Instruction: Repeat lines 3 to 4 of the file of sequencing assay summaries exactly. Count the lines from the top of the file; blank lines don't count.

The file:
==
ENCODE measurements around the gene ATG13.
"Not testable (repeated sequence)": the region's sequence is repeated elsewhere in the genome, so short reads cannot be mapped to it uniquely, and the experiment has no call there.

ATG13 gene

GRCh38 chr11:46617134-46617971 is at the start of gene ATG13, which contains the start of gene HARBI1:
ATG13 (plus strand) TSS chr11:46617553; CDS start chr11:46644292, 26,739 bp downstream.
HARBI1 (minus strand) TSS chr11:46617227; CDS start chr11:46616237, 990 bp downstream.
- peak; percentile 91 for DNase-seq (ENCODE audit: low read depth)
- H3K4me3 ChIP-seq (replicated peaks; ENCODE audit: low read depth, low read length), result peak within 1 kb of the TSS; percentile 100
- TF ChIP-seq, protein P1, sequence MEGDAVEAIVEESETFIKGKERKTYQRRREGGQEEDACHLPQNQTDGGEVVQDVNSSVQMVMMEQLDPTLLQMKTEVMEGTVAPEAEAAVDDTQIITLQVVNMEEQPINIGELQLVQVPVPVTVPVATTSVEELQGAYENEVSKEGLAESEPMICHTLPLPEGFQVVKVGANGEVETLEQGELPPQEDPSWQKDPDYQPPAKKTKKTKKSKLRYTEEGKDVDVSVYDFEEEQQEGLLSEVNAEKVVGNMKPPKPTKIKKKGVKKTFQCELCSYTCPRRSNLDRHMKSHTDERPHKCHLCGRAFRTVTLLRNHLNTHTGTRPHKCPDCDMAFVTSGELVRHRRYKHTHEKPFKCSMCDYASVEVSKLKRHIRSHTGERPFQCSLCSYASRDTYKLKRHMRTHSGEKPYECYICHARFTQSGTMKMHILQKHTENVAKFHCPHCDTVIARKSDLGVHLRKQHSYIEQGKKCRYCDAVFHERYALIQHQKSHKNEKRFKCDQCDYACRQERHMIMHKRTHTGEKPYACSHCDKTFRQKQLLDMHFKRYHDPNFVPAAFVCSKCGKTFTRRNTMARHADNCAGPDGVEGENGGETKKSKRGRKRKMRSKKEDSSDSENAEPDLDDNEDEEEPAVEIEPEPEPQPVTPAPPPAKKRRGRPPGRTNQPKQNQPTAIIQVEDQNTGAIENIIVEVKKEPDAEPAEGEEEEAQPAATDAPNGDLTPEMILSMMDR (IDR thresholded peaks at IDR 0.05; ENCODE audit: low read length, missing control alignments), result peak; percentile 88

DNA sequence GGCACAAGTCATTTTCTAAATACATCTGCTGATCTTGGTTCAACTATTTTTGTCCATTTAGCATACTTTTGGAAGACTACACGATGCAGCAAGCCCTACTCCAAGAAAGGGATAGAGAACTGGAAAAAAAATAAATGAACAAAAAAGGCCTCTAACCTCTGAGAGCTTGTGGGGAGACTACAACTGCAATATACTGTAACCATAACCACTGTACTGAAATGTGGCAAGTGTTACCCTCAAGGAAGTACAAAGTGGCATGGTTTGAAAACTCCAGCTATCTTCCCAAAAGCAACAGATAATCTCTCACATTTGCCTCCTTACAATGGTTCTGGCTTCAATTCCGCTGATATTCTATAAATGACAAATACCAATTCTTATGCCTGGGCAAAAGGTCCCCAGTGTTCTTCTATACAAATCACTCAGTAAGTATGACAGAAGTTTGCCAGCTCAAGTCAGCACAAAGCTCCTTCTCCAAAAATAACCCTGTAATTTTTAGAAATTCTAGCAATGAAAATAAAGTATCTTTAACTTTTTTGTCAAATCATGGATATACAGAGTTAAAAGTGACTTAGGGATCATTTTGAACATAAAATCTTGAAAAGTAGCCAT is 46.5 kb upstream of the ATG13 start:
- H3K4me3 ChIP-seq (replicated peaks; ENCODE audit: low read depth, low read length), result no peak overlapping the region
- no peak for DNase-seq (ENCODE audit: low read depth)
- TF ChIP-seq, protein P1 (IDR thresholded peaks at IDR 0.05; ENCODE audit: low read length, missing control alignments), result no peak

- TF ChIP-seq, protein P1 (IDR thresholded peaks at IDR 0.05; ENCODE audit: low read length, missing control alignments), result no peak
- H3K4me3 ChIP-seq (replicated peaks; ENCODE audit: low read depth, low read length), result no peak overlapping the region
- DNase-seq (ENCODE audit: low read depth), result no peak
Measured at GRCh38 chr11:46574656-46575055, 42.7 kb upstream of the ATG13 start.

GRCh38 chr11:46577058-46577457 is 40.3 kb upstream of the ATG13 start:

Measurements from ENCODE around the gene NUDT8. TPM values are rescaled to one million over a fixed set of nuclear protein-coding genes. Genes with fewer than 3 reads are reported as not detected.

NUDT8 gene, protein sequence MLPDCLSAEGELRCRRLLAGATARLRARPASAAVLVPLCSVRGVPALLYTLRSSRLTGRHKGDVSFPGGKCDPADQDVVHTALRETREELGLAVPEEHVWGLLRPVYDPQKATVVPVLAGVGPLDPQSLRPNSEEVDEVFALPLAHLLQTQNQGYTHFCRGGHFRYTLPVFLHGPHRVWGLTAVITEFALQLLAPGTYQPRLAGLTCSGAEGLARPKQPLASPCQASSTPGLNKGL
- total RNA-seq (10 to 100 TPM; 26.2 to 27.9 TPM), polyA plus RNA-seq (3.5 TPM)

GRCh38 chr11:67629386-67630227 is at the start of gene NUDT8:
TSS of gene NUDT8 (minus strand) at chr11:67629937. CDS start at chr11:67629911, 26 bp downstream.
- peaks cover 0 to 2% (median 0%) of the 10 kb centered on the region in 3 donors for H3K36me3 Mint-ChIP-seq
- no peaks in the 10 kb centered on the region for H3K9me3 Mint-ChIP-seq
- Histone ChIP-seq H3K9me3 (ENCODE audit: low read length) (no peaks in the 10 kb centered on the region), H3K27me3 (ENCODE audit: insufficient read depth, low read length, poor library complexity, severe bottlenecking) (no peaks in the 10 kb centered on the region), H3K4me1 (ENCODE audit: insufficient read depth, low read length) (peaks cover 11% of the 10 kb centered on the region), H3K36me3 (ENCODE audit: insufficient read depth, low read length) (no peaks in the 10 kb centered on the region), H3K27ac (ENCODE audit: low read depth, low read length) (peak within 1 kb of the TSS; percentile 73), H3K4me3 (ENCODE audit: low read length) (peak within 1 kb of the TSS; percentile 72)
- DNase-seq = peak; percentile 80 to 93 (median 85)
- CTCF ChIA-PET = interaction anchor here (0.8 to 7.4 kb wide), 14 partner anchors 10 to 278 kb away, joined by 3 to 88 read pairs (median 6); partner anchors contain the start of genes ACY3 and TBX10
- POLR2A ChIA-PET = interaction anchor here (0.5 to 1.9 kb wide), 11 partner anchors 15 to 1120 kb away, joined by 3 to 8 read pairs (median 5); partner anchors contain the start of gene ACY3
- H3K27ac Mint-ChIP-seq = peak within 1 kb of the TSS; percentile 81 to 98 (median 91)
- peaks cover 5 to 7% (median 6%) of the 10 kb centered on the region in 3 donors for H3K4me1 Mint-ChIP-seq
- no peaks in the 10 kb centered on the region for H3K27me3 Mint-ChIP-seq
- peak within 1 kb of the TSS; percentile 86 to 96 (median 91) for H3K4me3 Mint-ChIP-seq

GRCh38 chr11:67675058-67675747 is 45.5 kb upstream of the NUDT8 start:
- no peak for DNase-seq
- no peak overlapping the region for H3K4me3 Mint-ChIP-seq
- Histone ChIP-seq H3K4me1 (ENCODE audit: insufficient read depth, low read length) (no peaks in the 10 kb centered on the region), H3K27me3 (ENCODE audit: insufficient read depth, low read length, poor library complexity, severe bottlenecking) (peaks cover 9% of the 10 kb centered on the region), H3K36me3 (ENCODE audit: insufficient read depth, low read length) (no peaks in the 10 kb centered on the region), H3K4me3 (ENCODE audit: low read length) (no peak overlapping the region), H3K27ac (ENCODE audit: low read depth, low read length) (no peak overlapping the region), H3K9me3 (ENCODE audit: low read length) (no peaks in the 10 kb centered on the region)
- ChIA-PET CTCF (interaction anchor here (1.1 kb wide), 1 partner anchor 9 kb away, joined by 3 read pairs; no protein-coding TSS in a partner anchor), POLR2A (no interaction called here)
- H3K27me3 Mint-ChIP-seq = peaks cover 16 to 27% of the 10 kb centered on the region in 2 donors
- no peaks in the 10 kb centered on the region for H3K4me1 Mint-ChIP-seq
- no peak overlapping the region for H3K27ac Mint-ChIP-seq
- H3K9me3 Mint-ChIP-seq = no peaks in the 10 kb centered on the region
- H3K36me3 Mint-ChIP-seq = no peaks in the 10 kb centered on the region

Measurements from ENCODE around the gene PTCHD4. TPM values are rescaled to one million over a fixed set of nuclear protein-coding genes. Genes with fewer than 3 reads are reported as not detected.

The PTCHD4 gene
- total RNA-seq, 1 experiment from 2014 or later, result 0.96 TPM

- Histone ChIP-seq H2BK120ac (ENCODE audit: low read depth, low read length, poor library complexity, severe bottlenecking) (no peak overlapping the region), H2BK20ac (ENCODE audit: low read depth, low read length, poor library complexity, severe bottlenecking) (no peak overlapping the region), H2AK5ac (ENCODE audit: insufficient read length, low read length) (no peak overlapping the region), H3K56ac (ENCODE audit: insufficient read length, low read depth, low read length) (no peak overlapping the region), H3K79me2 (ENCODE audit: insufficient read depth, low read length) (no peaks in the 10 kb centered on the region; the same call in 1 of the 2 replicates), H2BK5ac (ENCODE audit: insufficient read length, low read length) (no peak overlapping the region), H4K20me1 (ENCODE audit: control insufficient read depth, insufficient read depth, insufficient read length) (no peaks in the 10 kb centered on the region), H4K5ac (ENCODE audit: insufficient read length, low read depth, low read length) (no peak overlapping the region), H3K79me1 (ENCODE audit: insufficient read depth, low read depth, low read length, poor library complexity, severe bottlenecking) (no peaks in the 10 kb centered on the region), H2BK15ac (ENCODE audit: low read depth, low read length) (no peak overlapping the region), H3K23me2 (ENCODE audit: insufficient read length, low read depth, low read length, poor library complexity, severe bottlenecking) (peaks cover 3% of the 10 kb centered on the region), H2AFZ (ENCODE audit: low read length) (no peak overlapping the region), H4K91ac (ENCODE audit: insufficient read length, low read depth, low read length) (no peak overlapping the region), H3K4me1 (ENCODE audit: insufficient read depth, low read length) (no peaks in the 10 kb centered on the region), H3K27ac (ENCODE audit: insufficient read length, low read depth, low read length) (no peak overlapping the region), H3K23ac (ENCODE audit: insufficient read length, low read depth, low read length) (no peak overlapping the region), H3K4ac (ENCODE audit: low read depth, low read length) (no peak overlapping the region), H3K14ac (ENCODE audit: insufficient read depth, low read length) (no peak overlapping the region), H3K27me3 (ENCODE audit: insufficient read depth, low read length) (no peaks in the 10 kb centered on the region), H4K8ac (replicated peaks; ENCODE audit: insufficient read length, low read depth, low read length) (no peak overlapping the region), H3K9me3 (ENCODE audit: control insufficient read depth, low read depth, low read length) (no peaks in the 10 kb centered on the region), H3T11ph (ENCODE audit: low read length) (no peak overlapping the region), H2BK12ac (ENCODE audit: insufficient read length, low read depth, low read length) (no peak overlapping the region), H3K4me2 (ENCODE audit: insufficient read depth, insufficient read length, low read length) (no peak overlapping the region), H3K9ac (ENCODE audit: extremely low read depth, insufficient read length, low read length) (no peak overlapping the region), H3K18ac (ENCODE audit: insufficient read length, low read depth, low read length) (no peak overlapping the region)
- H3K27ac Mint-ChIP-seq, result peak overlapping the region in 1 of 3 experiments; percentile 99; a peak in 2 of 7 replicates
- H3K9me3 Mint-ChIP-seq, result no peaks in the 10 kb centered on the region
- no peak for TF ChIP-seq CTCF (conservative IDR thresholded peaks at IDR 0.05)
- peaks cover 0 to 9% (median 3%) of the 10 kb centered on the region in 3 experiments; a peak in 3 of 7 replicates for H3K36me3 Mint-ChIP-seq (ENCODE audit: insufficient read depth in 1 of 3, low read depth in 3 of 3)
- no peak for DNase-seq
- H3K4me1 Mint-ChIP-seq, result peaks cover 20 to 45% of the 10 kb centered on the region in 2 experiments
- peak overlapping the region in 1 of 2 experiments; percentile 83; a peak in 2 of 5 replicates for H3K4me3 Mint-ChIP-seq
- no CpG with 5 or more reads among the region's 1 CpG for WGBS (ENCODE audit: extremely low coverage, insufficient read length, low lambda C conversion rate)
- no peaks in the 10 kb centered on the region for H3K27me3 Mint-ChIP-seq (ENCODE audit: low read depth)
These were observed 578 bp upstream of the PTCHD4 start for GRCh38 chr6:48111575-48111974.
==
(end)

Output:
ATG13 gene

GRCh38 chr11:46617134-46617971 is at the start of gene ATG13, which contains the start of gene HARBI1: